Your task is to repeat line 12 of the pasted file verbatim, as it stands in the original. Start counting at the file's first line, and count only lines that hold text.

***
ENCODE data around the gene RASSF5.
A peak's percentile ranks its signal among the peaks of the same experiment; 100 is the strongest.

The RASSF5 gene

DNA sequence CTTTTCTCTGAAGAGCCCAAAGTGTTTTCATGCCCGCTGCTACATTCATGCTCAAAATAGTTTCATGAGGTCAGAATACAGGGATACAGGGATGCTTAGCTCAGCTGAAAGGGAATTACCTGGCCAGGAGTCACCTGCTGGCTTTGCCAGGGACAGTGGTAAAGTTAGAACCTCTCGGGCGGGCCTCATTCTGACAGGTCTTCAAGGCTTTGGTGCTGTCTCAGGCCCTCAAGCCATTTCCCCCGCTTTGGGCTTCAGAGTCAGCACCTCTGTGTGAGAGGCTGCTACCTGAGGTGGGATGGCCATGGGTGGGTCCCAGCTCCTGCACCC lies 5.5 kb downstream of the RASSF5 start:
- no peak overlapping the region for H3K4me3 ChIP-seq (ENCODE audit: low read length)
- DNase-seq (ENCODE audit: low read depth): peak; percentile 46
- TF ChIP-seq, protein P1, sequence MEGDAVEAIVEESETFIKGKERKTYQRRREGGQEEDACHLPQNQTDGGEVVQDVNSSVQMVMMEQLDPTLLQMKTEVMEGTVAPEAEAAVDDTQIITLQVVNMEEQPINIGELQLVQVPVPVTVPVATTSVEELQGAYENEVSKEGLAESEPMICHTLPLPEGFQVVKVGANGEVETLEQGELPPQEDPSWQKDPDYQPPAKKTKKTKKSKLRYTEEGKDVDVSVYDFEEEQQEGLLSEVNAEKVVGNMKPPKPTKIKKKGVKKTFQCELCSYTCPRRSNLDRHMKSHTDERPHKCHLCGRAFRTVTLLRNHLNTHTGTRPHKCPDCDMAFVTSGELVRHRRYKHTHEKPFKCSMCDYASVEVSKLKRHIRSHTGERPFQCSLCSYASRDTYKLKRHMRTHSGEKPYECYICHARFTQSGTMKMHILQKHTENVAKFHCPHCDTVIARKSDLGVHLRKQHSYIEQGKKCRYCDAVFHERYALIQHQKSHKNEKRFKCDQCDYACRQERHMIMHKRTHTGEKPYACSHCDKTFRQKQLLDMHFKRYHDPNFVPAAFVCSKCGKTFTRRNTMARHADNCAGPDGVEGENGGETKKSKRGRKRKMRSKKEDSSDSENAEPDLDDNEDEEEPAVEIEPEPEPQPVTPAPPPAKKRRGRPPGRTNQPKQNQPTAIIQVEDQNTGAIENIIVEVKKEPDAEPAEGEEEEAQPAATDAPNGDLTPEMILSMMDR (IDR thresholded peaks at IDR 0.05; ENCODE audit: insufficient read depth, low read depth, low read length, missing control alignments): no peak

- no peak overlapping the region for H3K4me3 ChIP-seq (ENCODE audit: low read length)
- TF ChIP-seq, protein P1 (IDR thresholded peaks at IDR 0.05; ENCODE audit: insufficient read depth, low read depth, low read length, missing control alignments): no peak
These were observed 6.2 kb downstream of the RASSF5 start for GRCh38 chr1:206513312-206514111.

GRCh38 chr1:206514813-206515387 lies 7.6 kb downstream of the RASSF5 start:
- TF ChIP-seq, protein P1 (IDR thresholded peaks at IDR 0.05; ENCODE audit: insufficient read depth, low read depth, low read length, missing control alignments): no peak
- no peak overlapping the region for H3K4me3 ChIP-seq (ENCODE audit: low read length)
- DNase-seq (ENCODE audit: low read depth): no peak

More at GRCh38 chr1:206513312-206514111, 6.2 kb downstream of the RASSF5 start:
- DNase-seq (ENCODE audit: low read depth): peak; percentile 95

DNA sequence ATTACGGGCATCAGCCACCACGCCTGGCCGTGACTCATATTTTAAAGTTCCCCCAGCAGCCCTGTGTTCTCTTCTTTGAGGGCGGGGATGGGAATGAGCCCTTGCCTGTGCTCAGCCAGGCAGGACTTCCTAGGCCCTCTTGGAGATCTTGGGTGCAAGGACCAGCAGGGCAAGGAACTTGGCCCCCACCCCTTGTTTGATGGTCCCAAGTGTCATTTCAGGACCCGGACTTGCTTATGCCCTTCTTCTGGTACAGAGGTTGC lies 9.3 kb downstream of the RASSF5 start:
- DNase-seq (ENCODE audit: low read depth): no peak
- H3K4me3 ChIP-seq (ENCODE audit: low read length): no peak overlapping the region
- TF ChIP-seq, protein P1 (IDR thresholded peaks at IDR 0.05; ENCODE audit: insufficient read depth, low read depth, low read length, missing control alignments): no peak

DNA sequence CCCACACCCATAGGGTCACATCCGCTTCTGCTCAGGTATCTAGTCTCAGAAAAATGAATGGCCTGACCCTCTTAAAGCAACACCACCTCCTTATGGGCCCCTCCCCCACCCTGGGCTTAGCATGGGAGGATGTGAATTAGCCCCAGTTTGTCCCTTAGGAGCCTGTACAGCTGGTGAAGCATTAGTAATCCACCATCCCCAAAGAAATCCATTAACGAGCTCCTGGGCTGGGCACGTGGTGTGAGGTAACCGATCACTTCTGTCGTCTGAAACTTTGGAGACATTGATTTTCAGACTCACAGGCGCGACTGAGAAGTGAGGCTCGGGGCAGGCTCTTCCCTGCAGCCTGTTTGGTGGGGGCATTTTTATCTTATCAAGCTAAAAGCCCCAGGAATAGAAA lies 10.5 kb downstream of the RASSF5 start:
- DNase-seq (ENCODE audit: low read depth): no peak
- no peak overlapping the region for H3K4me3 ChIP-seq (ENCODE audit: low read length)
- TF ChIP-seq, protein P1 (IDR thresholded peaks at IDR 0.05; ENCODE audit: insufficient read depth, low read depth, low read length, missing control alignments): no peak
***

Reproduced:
- TF ChIP-seq, protein P1 (IDR thresholded peaks at IDR 0.05; ENCODE audit: insufficient read depth, low read depth, low read length, missing control alignments): no peak